Now, that letter was sent off – I have a letter back from Grant Shapps, I have it with me tonight; and the Defence Infrastructure Organisation states that – as far as they’re concerned and as far as Mr Shapps is concerned – they are going to continue, with his Majesty’s Treasurer’s guidance, of selling this ‘surplus land’. The they said they are actually adding a piece onto the land, they going to extend the piece – that’s not in our Local Plan as we know.
My concern is that the infrastructure as we know it doesn’t exist as I have said, and Mike Lilley has said: there’s no community centres; there’s no shops; there’s no employment; there is not enough to support a housing development. There’s no school places, there is no doctor’s surgery places, there is no dentist surgery places that are available to serve such a community. The road network that Mike Lilley was talking about; this is absolutely right. You won’t manage to put a road network of that size and infrastructure in there to serve that community.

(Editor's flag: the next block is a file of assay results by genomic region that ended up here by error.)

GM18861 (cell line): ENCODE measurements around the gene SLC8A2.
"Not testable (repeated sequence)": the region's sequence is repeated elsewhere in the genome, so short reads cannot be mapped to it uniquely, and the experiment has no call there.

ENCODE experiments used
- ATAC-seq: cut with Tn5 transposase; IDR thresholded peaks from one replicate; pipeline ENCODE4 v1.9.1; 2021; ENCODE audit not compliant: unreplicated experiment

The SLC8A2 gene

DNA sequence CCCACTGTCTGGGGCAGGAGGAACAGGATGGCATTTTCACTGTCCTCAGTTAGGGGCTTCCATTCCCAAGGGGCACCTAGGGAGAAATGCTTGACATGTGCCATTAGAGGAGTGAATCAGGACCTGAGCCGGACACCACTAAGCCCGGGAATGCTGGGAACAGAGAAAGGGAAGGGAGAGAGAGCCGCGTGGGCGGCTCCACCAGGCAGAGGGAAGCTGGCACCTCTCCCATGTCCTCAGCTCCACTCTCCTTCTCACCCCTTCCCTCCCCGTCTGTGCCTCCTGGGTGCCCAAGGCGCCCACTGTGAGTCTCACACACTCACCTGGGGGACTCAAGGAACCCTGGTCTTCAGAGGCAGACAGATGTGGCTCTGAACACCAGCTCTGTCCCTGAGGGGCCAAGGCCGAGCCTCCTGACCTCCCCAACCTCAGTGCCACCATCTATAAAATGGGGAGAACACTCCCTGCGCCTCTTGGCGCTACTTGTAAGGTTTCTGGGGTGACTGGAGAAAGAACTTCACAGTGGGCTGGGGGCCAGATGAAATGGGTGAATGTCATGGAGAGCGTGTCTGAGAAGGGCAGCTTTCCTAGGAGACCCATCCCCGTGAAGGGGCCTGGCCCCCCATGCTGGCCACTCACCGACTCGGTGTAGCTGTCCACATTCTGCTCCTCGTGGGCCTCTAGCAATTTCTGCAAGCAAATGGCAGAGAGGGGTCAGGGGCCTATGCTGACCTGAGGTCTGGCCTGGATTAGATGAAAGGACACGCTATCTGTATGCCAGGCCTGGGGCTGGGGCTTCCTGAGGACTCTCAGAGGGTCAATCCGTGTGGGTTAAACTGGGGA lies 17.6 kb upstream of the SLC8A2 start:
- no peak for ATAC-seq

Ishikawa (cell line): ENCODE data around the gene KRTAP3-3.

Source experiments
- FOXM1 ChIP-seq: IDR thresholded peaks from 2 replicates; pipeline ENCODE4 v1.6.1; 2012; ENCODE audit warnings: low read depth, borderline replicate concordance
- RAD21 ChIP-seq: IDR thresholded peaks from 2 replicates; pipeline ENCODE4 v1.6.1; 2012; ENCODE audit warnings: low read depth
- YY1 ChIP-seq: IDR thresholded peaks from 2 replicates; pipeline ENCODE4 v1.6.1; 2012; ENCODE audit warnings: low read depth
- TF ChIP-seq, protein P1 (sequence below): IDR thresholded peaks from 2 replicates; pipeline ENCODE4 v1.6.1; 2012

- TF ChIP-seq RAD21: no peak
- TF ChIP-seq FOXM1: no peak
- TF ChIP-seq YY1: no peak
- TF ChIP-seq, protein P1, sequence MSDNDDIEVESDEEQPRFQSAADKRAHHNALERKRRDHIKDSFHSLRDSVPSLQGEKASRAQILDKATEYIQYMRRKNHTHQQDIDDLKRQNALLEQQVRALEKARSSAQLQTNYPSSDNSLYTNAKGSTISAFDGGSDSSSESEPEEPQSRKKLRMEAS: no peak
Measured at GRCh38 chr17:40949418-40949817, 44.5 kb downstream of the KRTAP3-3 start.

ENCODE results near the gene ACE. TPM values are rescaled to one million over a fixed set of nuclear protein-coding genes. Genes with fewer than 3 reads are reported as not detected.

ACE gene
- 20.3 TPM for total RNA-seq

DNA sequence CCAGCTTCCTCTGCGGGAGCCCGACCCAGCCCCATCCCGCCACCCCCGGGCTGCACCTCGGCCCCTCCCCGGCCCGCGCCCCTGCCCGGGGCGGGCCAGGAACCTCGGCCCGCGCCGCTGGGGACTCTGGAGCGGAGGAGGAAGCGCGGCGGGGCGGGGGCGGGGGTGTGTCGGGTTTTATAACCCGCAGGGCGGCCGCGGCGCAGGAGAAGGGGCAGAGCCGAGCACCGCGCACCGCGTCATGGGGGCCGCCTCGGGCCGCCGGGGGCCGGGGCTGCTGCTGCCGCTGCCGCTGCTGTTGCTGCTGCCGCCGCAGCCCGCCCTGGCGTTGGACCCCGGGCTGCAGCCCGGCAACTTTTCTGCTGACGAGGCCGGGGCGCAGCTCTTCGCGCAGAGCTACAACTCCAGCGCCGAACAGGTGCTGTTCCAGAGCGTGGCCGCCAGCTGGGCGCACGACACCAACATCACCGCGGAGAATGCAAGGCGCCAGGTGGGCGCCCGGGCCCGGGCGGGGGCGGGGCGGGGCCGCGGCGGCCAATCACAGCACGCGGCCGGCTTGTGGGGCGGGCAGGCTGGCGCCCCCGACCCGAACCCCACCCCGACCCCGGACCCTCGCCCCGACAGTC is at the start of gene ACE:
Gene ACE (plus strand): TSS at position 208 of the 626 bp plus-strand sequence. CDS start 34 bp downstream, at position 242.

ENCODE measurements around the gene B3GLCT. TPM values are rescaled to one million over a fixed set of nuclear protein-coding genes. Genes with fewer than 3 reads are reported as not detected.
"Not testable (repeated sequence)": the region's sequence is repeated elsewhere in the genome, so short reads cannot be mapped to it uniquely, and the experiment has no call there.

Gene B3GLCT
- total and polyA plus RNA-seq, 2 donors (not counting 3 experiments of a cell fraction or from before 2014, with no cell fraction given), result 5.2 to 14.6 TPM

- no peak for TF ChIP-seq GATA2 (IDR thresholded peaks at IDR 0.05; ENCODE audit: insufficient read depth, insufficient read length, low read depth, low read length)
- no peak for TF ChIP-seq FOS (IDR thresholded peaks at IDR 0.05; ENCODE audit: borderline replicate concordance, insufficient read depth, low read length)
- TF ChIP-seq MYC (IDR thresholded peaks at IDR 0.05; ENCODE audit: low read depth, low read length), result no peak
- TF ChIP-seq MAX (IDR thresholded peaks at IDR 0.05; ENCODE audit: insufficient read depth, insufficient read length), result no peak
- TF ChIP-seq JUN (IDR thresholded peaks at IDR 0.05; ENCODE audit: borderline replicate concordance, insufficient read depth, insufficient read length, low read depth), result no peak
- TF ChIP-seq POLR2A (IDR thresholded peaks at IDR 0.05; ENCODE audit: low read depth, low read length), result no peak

On the biodiversity, as far as I’m concerned all the speakers were absolutely spot-on tonight, I want to echo their sentiments: we can’t allow this to happen!
As I understand it, and I’ve been here before chair as you know, I’ve been on this committee and said this and I’ll say it again. The review process of this committee, I know it’s on the agenda, that’s going to be a factor here and we’ve got to use that review process to prove beyond a shadow of a doubt – and I believe we can, as you’ve heard from all the other speakers tonight – we can do that using their evidence to demonstrate to the MoD that we cannot do what they intend to do.
So, as far as I concerned I was very disappointed in the Defence Infrastructure Organisations letter and Rights Honourable Grant Shapps’ stance on it, he’s been led by the Treasury, but Treasury and money is one thing. We cannot and must not allow the fact that the government wants money from that site, to factor in what we want in our community. This is not what we would like to do.